My Wild Land: Terry Creek Ranch – Trailer
Al and Barb Johnson have witnessed the changing landscape of the West firsthand on their ranch, and in the surrounding area. Their land isn’t just home to a leased cattle operation, but also is used as winter range and during migration by hundreds of deer, elk, and moose. With that in mind — and faced with encroaching subdivisions — the Johnsons decided to take legal measures to keep their property a working ranch and wildlife habitat for future generations. After a fire threatened their home and livelihood they doubled their efforts to help wildlife by modifying a major segment of their fences to reduce risk of animal entanglement or death. In this episode of My Wild Land, we feature a new era of ranching, one that works 24-hours a day to protect a way of life and wildlife in peril.
NOTE: this video was originally published to Vimeo.
The My Wild Land series, presented by Muley Fanatic Foundation with support from Maven, and produced by the Wyoming Migration Initiative (WMI) at the University of Wyoming, was launched in response to the rapid residential growth of western states in recent years and subsequent loss of wildlife habitat.
“It is with great enthusiasm that we present the My Wild Land series,” said Joshua Coursey, President and CEO of Muley Fanatic Foundation. “The glimpse of insight these films provide to the stewardship responsibilities and efforts to further active conservation pursuits are worth celebrating. In a day and age where habitat fragmentation is occurring rapidly, these ranch families offer a breath of fresh air for what we know works in sustaining healthy wildlife populations: large open spaces.”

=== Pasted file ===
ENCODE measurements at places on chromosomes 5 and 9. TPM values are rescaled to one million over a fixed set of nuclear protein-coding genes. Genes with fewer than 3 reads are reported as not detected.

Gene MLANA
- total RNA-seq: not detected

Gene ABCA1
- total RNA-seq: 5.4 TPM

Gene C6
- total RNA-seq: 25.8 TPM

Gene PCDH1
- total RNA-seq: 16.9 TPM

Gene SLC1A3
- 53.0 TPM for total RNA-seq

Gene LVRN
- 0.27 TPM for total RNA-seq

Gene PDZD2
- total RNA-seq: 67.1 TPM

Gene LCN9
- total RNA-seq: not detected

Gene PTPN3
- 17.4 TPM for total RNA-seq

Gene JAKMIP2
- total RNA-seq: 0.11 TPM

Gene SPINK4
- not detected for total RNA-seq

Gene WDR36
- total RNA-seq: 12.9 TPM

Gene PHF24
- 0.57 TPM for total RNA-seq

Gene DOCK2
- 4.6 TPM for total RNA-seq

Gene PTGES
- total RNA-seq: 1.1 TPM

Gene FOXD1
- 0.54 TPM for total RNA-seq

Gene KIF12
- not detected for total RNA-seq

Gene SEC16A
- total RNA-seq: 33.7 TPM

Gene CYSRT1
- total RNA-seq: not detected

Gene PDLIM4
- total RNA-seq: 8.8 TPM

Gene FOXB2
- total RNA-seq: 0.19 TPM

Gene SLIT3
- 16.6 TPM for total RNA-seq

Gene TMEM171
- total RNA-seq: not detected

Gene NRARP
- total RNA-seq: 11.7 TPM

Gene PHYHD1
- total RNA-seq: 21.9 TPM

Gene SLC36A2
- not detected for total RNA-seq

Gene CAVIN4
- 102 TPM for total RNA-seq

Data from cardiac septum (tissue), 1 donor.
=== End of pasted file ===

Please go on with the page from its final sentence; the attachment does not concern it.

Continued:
The three films share the unique perspectives of the landowners, their relationship to the land, and the challenges they’ve faced while maintaining cattle operations and promoting wildlife habitat.
“The ranchers, and the leasees of these properties are the ones that are taking care of the land, they’re the ones out there doing the waterline projects, and the fencing projects,” says Tyrell Bischoff, manager of the Bischoff Ranch and one of the film series’ featured ranchers.
Researchers and managers recognize that much of Wyoming’s ranchland is winter range or migration habitat for big game species like pronghorn, mule deer, and elk. “These working ranches are one of the major reasons big game can move between mountains and lowlands each spring and fall, allowing them to persist in the abundance they do today,” said Patrick Rodgers, the films’ co-producer and associate research scientist at WMI.
“Many of Wyoming’s wildlife move across a mix of public and private ranchlands,” said Emily Reed, co-producer of the film series and associate research scientist at Wyoming Migration Initiative. “The work of ranchers to steward their lands and maintain these connected wildlife habitats is critical for these wildlife populations, and we wanted to help tell that story.”
We hope you can catch the films in person or online later this fall.